Before installing any additional plugins, you should thoroughly check your theme settings. In the last few years, theme developers have been allowing modifications of many theme features. So, depending on a theme that you have, there is a chance for finding a featured image size option right in the theme settings.
Go to Appearance -> Themes -> Customize and look for the options. Also, some themes will have additional settings that can usually be found in the Appearance menu. If you can find one, you’re in luck because you can change the featured image size in just a few clicks. If not, don’t worry; the following plugin will still be more than simple enough to make the necessary changes.
Simple Image Sizes
When you install Simple Image Sizes, the basic media settings that we just talked about will instantly get expanded. The plugin will recognize all other image sizes from the currently active theme, and it will also allow you to create custom sizes on your own.
Once you have activated the plugin, please navigate to Settings -> Media. Among all additional image sizes, you should find the one that’s dedicated to the featured image. If you are using a standard Twenty Seventeen theme, you should find the “twentyseventeen-featured-image size” option. Here you can easily set a custom width and height for featured images.
Depending on a theme that you’re using, there might be more than just one featured image size. For example, a theme might show featured image on the front page, single posts and some widgets as well. In that case, three sizes would be needed to make the best out of the feature. Depending on how you want to personalize the featured image, change settings accordingly. Don’t forget to hit the update button, save changes and open your site to see what happened to the pictures.
What about the older images?
Usually, when changing image dimensions, WordPress makes changes just to the new ones that you are about to upload. But what about the old ones that you are already using?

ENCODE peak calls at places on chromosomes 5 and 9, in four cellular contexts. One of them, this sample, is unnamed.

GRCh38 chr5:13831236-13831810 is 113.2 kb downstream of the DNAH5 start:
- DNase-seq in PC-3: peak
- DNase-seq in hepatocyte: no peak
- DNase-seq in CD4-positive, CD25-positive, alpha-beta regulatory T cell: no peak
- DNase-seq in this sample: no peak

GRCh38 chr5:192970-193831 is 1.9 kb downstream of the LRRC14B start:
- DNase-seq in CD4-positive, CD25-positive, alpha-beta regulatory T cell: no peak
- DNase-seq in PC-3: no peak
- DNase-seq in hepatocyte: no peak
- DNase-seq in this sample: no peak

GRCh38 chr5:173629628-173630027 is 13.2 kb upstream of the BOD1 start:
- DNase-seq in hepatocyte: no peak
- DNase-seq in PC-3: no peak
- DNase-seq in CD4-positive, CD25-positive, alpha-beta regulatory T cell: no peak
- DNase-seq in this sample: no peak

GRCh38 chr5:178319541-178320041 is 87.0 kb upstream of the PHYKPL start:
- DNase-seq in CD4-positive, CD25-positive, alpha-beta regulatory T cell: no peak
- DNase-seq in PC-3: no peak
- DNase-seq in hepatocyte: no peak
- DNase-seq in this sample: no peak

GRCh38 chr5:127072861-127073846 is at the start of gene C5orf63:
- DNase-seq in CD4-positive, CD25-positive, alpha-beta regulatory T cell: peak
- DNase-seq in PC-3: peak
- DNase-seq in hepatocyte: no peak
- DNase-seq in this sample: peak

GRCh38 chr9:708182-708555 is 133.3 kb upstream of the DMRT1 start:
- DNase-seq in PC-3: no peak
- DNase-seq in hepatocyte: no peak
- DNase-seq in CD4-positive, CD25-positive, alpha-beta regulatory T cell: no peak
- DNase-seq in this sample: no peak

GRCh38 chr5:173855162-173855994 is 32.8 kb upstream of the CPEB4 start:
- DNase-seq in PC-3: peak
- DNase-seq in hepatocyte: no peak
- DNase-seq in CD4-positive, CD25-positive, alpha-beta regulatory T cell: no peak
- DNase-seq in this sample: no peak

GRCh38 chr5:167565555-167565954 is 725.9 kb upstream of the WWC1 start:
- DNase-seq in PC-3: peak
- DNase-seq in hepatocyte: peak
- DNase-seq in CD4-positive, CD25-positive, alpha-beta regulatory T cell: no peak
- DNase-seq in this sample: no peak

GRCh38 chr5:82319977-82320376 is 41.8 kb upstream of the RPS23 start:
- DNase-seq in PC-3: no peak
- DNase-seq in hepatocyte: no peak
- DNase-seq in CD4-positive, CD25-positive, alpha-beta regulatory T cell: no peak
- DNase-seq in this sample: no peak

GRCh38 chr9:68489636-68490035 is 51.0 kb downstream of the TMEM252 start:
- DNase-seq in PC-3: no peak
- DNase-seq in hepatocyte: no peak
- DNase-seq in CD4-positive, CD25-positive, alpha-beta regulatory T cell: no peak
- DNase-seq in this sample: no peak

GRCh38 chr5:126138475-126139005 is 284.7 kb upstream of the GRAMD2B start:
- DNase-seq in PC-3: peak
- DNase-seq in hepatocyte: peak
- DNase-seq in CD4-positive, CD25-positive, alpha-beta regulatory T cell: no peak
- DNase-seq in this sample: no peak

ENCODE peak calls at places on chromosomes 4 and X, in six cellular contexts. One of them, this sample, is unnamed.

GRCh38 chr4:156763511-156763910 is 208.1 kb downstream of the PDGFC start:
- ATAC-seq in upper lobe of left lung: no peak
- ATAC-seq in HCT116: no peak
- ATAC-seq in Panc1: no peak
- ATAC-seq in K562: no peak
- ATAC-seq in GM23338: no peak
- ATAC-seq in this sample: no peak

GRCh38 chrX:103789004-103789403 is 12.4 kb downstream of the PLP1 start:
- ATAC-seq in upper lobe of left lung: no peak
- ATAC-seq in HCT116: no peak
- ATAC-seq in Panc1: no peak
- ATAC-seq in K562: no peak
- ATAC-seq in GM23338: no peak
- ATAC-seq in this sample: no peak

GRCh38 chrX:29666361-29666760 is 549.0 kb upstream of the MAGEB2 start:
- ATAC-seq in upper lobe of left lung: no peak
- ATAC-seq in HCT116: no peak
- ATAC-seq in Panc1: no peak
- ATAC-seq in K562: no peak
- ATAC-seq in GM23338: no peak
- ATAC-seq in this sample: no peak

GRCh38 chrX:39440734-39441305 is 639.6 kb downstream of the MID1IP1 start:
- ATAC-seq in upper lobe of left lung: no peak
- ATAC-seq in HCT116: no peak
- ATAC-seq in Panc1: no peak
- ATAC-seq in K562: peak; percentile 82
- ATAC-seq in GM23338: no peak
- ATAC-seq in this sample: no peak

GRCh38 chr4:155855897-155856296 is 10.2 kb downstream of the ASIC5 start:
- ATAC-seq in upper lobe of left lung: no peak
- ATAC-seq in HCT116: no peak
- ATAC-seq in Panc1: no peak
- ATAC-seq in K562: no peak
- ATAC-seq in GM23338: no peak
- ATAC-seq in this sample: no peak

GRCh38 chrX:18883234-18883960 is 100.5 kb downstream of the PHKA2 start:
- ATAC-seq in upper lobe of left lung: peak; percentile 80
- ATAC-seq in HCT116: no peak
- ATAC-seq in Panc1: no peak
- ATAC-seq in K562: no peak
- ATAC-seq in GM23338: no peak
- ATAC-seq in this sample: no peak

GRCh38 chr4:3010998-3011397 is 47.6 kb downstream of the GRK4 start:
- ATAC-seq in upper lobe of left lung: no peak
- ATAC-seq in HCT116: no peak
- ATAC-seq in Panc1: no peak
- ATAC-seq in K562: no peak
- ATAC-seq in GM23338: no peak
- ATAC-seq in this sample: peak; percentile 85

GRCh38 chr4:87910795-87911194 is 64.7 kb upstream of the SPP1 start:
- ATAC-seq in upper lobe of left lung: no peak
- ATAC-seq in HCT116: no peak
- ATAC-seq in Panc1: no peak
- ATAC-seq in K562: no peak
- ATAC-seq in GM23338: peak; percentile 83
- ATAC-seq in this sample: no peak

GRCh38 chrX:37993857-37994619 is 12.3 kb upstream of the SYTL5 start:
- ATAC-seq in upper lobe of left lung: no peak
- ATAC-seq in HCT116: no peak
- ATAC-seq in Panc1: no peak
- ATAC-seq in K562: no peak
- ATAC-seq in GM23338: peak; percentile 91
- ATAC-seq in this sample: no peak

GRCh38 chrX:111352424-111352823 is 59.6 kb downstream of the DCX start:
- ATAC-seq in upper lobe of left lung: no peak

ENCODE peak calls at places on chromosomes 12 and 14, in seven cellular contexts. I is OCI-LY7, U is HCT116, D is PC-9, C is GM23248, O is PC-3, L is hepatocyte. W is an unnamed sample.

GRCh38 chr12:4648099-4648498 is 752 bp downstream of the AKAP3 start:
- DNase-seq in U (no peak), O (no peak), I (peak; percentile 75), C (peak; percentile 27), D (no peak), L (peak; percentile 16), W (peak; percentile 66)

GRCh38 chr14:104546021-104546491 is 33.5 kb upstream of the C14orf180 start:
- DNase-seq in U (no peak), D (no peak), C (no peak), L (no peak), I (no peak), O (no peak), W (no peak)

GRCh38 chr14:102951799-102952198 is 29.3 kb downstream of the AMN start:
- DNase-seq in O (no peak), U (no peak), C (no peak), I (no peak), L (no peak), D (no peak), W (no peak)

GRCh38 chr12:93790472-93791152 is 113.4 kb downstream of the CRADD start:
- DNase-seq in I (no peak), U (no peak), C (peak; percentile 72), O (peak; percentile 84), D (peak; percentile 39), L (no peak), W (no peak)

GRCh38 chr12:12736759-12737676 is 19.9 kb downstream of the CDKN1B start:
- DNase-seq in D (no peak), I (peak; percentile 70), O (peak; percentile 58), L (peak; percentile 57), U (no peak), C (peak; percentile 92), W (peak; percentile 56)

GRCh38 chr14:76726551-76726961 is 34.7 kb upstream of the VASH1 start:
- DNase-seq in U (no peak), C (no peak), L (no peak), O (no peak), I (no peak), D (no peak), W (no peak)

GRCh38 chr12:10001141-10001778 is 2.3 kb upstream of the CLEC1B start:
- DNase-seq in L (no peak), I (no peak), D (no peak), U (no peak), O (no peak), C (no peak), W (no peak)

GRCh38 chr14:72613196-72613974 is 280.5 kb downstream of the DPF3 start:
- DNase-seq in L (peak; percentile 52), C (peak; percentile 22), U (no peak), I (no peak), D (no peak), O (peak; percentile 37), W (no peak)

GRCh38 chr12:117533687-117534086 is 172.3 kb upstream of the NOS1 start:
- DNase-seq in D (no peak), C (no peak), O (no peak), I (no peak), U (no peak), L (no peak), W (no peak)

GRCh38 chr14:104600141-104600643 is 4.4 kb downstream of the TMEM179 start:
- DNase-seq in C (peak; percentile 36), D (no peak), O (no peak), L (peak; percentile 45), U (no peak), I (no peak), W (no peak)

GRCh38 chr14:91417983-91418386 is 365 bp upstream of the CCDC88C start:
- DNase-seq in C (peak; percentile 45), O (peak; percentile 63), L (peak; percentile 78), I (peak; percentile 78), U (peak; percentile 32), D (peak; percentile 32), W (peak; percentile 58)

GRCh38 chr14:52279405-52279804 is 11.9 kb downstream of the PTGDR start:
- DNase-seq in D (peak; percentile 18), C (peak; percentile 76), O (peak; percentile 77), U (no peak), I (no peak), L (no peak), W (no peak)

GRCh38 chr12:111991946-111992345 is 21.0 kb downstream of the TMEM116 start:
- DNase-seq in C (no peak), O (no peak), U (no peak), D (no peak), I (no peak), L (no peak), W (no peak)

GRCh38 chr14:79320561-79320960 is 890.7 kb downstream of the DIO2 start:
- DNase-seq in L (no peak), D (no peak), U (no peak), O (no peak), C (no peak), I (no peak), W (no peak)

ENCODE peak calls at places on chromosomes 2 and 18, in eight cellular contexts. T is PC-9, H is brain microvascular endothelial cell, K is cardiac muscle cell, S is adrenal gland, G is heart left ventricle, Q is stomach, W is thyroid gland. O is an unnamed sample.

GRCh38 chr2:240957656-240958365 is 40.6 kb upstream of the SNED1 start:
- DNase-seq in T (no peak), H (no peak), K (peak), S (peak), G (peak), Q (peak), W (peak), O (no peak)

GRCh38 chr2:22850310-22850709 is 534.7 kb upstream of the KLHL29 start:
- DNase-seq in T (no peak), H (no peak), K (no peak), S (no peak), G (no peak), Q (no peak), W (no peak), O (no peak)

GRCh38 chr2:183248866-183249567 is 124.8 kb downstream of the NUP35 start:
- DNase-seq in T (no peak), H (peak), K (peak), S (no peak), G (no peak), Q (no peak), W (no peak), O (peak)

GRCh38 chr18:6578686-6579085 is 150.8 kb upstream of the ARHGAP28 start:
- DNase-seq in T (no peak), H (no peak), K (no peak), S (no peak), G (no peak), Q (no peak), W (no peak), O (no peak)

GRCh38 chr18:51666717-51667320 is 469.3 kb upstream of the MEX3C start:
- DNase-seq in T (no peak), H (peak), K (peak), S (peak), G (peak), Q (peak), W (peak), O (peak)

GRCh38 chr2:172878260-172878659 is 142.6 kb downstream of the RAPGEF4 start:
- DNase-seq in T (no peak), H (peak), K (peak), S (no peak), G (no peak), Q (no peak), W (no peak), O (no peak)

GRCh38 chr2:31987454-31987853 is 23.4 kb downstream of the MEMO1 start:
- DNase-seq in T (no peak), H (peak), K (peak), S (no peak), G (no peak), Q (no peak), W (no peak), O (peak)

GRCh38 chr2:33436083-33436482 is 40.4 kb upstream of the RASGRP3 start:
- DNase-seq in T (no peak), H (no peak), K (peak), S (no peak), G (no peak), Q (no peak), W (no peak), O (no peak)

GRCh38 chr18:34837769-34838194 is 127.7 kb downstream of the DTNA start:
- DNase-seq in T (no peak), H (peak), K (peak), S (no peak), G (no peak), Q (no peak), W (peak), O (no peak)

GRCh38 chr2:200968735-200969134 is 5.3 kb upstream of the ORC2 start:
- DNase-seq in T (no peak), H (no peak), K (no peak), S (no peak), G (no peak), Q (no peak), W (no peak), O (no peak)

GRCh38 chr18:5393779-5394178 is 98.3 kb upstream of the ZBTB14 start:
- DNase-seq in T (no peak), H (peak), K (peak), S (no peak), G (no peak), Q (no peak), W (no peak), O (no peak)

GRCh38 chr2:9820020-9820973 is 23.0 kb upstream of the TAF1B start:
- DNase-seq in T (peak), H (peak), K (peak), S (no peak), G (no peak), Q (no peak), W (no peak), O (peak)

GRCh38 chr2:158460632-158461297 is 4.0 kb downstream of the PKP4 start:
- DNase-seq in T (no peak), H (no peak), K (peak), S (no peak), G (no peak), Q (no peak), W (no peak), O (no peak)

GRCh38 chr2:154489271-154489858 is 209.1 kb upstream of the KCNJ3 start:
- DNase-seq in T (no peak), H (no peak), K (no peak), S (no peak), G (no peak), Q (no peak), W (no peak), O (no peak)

Luckily, the developer of Simple Images Size was kind enough to introduce a feature that will fix this problem. On the same Media Settings page, just scroll down through the list of image dimensions. You will find a Thumbnail Regeneration feature that lets you select which thumbnails you want to rebuild. Since we’re talking only about featured images, select the same thumbnails that you edited earlier (“twentyseventeen-featured-image” size thumbnail for Twenty Seventeen theme).
If you want even more control over thumbnails, scroll a little bit more and select a post type on which you want to rebuild.
Once you’re ready, click if you want to regenerate thumbnails, and don’t forget to save changes.
Downsides of changing image sizes
While setting up the new image dimensions is quite easy with Simple Image Sizes, be careful when modifying your pictures.
If you are working on a smaller site that still doesn’t have that many photos, you can relax and regenerate the thumbnails. But note that there are sites with hundred thousands of images.
Generating a new dimension for each image may take a lot of space on your server. So before confirming the change, be sure that you know what you’re doing.
Also, WordPress doesn’t really take care of your old thumbnails. So, even if you’re not using them anymore, all those images will still sit down in the folder and take up precious hard drive space. Some image cleanup plugins can help you if you’re running a smaller site. But for larger websites with tons of photos, you will need a more professional (and unfortunately more complicated and more expensive) approach.
Featured images are probably the most important media file type that you will have on your blog. Because of that, it is crucial that they look good. While having a beautiful photo or a nicely generated computer image is important, you should also take care of the featured image size.
Luckily, you don’t have to be a developer or have a complete understanding of how WordPress processes images. You just a need a simple plugin that will help you set new featured image sizes and, at the same time, rebuild the old photos that you have been using for months or maybe even years.